This article relates to The Warriors in that it exploits the gang genre, in a manner that glamorizes the gang lifestyle. It creates allure to the violent life led by gang members. With all the glamour, it could possible cause viewers of the film to get overly excited by the film and act irrationally. This violence might extend into real-life and cause serious injury or death, as occured in the days following The Warriors's public release. The gang exploitation film genre has been designed in such a way using rap soundtracks and flashy images of gang members that it would appeal to viewers similarly to how it has been argued that The Warriors appeals violence to its viewers.
A juxtaposition of philosophical narration and visual montage, presented in the form of a woman's voice, reading and commenting upon the letters she receives from "Sandor Krasna," a freelance cameraman who travels the world, particularly focussing on those "two extreme poles of survival," Western Africa and Japan. His reflections concern filming, time, memory, history, ritual, and civilization.
This documentary harshly examines the life of a comic book illustrator from Philadelphia. The film shows the way in which Crumb’s persona was developed through his childhood and family. By L. Pardue
The Dixie Hummingbirds are depicted in We Love You Like a Rock as the preeminent gospel group. The documentary includes interviews with Stevie Wonder, Paul Simmons, Bobby Womack, and other figures in the music industry praising the Dixie Hummingbirds for their influence on gospel music and African-American music. The documentary is screened at the Philadelphia Festival of World Cinema. By L. Pardue
tagged documentary gospel_music pfdoctype_newspapers_articles_&_reviews pffilmtitle_we_love_you_like_a_rock:_the_dixie_hummingbirds pfpeople_bobby_womack pfpeople_paul_simmons pfpeople_stevie_wonder philadelphia_festival_of_world_cinema the_dixie_hummingbirds by wellske ...on 13-DEC-06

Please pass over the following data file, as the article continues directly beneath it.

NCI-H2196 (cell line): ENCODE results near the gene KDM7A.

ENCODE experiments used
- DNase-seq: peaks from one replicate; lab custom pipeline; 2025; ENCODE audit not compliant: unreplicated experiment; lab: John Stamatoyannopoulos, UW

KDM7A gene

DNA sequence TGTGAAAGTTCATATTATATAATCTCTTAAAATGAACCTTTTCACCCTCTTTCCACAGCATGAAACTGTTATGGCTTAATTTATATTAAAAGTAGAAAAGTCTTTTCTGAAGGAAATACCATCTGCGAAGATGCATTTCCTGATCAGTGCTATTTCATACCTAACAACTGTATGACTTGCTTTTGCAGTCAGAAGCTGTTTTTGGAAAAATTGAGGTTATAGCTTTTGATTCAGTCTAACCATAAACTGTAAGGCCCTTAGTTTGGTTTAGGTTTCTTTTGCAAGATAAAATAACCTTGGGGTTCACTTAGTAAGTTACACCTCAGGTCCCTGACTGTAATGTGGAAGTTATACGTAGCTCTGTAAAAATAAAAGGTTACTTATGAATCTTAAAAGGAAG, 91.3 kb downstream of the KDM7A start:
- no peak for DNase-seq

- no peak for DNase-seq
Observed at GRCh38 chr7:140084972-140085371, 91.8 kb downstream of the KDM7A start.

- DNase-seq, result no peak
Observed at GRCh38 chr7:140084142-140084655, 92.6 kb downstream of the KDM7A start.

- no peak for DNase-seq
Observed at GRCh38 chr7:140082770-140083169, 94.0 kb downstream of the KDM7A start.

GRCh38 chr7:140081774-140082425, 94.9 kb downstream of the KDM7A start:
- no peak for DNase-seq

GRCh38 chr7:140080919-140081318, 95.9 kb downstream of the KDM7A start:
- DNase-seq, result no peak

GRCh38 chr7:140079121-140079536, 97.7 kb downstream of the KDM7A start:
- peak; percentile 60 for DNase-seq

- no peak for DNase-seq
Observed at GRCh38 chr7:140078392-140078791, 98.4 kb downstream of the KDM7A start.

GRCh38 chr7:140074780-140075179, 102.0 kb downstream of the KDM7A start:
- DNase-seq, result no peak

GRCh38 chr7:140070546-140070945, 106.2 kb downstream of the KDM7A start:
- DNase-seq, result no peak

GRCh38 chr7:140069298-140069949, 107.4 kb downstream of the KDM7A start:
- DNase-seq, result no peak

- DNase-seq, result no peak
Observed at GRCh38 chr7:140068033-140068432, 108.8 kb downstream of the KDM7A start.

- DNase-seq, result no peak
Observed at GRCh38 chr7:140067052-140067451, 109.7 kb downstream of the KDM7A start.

Cipriano interviews Van Blunk and Rosanio about their 15-minute documentary on six synagogues in south Philadelphia, only one of which was active at the time the film was shot. The film examines the growth and decline of the Jewish population in south Philadelphia and the corresponding closures of synagogues and Jewish businesses. By L. Pardue
This film was filmed in Doylestown, a suburb of Philadelphia. It is a look at an alternate treatment for psychotic outbursts in which the patients live under the supervision of families. The film highlights the Delaware Valley Mental Health Foundation, an important Philadelphia institution. In his review, Roger Greenspun talks about the controversial methods of treatment being practiced as well as their effects. He calls the Cinéma-Vérité style film tactful, although, he says as a movie the subject matter is not as interesting as it is in its own right. By S. Stein
from the website -